In the marketing world, representation has evolved past token gestures. These days, brands are emphasizing meaningful and in-depth representation rather than just employing a variety of faces in their advertisements.

Rather of striving for a wide representation, businesses are concentrating on a more in-depth portrayal of certain groups. This entails respectfully and authentically presenting the distinctive features of their culture, difficulties, and accomplishments.

There is more to inclusive marketing than meets the eye. More and more brands are making sure that diversity exists in the teams that develop their ads and in the leadership that makes the big strategic choices.

Community Engagement

Direct community engagement is increasingly being considered a core component of inclusive marketing strategies. Companies are coming to understand that in order to be really inclusive, their campaigns must be developed and carried out with input from the communities they seek to represent.

Influencers and members of the community are co-creating campaigns with brands. By working together, the campaigns are made to be courteous, pertinent, and appealing to the intended audience.

Instead of launching one-time initiatives, corporations are encouraging constant communication with communities. In addition to fostering trust, this ongoing interaction enables firms to be aware of how their target audience's requirements and preferences are changing.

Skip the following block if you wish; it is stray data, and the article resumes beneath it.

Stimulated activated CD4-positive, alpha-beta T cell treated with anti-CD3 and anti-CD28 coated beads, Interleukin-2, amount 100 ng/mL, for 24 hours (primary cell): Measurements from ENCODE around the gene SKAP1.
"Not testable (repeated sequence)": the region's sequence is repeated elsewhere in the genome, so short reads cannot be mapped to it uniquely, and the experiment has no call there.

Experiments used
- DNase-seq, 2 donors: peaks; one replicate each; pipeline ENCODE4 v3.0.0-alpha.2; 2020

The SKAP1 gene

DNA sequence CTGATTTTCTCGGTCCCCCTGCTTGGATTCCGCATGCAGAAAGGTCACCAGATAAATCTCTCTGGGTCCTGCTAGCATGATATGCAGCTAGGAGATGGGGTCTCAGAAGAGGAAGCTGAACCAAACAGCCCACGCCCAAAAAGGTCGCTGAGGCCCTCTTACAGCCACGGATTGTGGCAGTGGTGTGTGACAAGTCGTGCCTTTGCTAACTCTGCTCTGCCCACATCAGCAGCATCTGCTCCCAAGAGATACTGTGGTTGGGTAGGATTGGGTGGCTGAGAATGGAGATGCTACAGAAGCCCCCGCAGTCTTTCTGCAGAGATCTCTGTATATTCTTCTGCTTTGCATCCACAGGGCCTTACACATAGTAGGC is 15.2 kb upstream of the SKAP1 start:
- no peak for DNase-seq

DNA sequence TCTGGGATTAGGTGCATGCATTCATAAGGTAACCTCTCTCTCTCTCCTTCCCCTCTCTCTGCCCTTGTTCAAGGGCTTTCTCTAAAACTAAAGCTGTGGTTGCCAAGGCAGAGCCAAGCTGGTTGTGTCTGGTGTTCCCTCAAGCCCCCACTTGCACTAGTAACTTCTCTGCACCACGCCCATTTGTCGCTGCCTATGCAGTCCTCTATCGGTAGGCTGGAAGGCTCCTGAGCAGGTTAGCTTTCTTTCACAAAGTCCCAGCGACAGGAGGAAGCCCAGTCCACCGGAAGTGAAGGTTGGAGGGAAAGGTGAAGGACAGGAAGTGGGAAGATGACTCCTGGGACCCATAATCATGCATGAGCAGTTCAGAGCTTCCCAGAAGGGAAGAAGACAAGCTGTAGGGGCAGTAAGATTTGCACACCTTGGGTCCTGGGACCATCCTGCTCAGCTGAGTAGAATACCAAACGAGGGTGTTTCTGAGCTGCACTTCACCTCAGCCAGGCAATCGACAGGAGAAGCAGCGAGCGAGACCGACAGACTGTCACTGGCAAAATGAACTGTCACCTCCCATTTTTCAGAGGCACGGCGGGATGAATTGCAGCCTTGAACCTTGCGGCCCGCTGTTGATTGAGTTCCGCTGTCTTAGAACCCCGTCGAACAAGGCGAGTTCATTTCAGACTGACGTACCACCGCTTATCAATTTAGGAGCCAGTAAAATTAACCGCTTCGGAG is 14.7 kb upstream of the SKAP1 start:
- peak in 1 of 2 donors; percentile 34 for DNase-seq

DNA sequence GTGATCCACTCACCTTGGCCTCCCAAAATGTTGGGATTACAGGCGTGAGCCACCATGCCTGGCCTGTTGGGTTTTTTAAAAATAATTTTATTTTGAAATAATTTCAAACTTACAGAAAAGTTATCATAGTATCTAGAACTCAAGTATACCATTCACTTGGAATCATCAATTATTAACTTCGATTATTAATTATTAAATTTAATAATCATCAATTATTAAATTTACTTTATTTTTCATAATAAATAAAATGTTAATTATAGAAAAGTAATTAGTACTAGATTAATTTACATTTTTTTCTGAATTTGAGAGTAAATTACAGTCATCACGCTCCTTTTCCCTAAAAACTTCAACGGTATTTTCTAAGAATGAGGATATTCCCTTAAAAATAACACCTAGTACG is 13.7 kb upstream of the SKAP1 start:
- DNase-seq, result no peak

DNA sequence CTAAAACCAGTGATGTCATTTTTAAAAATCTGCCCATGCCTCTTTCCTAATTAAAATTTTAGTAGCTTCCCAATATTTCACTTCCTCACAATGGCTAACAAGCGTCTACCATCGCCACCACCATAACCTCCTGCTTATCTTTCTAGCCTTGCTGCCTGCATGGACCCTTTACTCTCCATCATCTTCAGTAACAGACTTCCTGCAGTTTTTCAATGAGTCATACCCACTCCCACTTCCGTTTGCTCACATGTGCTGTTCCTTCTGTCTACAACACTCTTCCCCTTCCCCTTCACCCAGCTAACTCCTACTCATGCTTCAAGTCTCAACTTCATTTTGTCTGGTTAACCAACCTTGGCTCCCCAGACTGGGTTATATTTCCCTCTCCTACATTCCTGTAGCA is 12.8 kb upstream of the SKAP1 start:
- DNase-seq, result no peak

Purpose-Driven Marketing

Customers are searching more and more for businesses that represent something beyond financial success. A growing trend in marketing is purpose-driven marketing, which links a company's objectives with charitable causes.

Social concerns are becoming an integral part of brands' primary missions, and their marketing strategies reflect this. This involves promoting community development, environmental sustainability, and social justice efforts.

Customers want businesses to be open and responsible when it comes to their social influence. In response, brands are being transparent about their work and advancement toward social objectives.

Brands may make meaningful connections and promote good social change by embracing intersectionality, guaranteeing accessibility, encouraging real representation, interacting with communities, and committing to purpose-driven marketing. At Bolder, our mission is to support our clients in managing these new trends so they can develop more resilient, inclusive brands.

Are you ready to expand the reach of your marketing? Together, let's develop advertising and marketing campaignstrategies that connect with your target audience on a genuine and deep level.

Come along as we change the world, one inclusive campaign at a time. Contact us via or the contact form on our website.